Jeevika Verma Jeevika Verma is a producer for Morning Edition and Up First.
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Jeevika Verma

Jeevika Verma

Associate Producer, Morning Edition

Jeevika Verma joined NPR's Morning Edition and Up First as a producer in February 2020. During her time there, she's produced a variety of stories ranging from Afghanistan peace talks, COVID surges in India and local & state elections. Verma also contributes to arts and poetry coverage for NPR's culture desk, and is always trying to get more poets on air. She leads the Morning Edition diversity council and works on DEI efforts across the network to help NPR live up to its mission.

Verma came to Morning Edition from WNYC's The Takeaway where she produced national segments in addition to supporting the daily live show. Originally from India, she got her master's degree in journalism from Columbia University, where she spent months producing long-form works of narrative journalism on the opioid crisis, power struggles within the South Asian community and the mental health of couples struggling with addiction. Prior to that, she worked in marketing, public relations and publishing. Her first stint at NPR was actually a corporate communications and media relations internship in 2017. Verma is a part-time tarot reader and full-time poet. She also spent the last few years as a freelance writer for several publications and created some independent zines.

Story Archive

Nuar Alsadir Joseph Robert Krauss/Graywolf Press hide caption

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Joseph Robert Krauss/Graywolf Press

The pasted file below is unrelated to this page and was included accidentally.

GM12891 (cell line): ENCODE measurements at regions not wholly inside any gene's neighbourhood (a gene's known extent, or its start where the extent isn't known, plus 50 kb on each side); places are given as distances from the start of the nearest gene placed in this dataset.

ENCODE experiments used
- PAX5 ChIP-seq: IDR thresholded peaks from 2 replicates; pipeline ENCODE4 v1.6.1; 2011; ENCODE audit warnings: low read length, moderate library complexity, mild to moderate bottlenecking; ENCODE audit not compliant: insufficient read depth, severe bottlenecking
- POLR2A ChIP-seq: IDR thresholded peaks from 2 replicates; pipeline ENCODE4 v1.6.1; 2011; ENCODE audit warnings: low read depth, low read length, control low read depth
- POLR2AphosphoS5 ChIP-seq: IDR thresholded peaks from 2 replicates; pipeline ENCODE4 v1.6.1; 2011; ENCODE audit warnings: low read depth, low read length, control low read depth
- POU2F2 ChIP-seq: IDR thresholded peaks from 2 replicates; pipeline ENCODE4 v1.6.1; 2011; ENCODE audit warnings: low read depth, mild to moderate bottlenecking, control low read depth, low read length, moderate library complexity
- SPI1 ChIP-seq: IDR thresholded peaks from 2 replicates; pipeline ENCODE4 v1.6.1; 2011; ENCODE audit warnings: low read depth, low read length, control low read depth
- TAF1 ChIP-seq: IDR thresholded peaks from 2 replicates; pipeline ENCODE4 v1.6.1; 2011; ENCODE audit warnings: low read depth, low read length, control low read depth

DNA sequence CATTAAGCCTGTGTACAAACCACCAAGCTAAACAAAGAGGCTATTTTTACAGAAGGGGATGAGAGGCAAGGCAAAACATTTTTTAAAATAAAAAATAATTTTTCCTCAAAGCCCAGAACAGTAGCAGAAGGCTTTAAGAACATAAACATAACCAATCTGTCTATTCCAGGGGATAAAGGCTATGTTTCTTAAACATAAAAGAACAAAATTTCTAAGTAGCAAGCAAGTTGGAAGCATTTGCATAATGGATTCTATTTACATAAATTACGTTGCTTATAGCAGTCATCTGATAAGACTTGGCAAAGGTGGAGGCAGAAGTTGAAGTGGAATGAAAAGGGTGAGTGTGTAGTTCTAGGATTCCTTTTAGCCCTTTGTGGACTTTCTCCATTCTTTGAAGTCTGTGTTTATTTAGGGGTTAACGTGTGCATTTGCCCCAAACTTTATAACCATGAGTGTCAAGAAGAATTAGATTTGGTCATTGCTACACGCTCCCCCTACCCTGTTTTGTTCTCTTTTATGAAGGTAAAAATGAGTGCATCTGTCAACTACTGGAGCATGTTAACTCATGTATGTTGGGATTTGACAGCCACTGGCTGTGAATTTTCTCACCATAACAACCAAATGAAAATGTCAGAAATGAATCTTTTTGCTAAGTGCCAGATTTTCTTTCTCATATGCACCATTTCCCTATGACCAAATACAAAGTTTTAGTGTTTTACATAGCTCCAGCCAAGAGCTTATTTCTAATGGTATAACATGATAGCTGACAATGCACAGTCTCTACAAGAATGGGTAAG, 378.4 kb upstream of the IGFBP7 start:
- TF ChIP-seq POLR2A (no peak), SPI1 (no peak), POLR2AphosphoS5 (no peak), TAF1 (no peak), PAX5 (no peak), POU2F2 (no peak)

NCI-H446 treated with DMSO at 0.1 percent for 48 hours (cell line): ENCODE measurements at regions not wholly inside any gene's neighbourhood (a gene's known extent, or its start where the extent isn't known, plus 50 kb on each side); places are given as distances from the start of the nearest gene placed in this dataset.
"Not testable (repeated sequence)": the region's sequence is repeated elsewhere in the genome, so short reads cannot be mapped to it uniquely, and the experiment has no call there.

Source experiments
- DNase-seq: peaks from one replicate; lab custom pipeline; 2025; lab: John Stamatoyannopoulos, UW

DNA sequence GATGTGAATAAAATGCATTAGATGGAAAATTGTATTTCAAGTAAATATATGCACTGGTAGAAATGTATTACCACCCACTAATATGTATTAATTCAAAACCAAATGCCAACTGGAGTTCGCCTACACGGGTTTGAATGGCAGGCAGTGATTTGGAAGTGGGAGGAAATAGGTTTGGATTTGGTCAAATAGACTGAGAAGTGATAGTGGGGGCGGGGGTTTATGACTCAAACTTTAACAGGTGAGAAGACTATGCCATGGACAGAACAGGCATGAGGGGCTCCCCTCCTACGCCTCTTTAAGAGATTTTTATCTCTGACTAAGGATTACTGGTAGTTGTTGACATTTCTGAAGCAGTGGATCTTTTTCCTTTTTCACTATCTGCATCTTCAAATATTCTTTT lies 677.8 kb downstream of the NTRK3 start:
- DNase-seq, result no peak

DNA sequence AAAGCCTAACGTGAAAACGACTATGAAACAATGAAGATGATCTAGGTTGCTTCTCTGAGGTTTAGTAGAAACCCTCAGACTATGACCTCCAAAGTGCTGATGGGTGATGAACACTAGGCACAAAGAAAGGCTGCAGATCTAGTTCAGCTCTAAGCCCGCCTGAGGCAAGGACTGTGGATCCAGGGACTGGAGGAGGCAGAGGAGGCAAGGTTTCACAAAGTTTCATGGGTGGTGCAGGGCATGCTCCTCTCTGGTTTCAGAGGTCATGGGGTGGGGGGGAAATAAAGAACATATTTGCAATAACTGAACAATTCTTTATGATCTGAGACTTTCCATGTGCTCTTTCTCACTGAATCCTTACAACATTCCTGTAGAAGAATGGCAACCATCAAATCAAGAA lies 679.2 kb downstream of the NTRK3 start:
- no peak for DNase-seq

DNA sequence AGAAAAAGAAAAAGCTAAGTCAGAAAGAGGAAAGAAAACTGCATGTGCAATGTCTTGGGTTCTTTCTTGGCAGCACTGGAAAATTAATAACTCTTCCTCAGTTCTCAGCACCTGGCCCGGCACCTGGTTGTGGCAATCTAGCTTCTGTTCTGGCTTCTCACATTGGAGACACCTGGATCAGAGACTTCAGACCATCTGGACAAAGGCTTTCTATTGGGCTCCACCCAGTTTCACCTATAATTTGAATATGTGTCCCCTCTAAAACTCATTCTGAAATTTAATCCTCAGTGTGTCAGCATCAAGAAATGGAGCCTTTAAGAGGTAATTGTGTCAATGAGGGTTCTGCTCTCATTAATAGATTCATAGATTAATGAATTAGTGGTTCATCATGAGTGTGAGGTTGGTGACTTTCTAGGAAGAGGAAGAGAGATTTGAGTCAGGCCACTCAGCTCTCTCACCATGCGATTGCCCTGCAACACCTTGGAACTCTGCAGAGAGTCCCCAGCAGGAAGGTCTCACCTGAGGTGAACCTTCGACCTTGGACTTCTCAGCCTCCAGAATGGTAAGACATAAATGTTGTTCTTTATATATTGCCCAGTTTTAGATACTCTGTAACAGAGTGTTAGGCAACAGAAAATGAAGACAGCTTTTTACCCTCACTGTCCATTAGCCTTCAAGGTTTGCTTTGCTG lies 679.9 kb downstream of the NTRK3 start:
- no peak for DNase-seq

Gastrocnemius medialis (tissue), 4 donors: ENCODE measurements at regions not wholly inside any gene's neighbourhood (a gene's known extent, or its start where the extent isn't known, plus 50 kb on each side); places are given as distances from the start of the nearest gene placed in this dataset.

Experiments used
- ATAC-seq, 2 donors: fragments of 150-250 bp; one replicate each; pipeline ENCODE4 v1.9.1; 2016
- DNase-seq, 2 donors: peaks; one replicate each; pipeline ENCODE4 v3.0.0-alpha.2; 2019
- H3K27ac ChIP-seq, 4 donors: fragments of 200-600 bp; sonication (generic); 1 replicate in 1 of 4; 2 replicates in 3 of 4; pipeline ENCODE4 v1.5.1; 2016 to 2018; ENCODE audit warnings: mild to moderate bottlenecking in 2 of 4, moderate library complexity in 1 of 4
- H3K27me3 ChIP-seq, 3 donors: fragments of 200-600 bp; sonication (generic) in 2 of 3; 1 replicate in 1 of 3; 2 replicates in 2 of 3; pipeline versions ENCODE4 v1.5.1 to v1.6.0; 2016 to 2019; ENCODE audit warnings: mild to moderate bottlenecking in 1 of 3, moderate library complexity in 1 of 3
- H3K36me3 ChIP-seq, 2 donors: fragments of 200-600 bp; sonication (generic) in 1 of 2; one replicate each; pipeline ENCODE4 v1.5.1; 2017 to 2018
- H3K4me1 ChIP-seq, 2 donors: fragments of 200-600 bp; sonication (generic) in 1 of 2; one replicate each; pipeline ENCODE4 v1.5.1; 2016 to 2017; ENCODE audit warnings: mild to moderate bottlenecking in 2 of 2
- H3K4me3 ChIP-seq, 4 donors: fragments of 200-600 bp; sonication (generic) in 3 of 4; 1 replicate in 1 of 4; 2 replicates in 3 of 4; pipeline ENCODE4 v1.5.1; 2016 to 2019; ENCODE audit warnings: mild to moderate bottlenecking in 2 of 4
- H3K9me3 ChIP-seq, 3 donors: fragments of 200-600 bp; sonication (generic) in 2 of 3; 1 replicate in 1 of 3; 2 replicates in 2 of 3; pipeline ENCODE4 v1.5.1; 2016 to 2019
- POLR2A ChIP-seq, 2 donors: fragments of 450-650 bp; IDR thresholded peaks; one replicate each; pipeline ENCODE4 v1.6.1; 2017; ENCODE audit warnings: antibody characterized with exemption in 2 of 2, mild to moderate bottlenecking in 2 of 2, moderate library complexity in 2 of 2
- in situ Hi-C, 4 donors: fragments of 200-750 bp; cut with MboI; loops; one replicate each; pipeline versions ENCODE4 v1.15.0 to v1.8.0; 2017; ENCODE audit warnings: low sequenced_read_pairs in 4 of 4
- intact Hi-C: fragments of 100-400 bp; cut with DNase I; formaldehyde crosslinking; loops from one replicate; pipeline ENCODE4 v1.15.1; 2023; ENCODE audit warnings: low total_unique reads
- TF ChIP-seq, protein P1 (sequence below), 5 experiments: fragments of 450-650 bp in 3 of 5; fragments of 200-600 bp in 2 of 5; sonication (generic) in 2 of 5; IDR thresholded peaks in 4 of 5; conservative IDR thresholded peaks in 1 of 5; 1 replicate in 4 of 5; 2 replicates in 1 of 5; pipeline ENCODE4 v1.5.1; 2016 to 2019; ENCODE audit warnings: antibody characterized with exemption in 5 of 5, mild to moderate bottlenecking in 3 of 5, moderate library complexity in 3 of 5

A book on laughter and how it brings out our most authentic selves

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While the U.S. military has used burn pits in other conflicts, one expert says they were exceptionally large in Iraq and Afghanistan. Scott Nelson/Getty Images hide caption

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Scott Nelson/Getty Images

What is the legacy of burn pits? For some Iraqis, it's a lifetime of problems

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Migrants from Venezuela, who boarded a bus in Del Rio, Texas, disembark within view of the US Capitol in Washington, D.C., on Tuesday. Stefani Reynolds/AFP via Getty Images hide caption

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Stefani Reynolds/AFP via Getty Images

GOP governors sent buses of migrants to D.C. and NYC — with no plan for what's next

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Poet Alora Young. Sonya Smith/Penguin Random House hide caption

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Sonya Smith/Penguin Random House

In a new memoir in verse, Alora Young traces the lives of generations of Black women

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The dictionary aims to be the first to complete the task at this magnitude. Daniel Grill/Getty Images hide caption

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Daniel Grill/Getty Images

A new dictionary will document the lexicon of African American English

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Aris Theotokatos/Penguin Random House

Safia Elhillo takes a leap in new poems, writes about shame and the body

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LaDonna Speiser has been working four days a week since February. She says she's not ready to give it up. Kyle Green for NPR hide caption

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Kyle Green for NPR

More companies are trying out the 4-day workweek. But it might not be for everyone

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Poet Ryann Stevenson William Brewer hide caption

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William Brewer

In 'Human Resources,' a poet finds her voice by working on artificial intelligence

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Elif Batuman Valentyn Kuzan hide caption

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Valentyn Kuzan

Elif Batuman's sequel 'Either/Or' follows a young woman's sexual awakening

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Naheed Phiroze Patel

'Mirror Made of Rain' looks at how patterns of self-destruction are inherited

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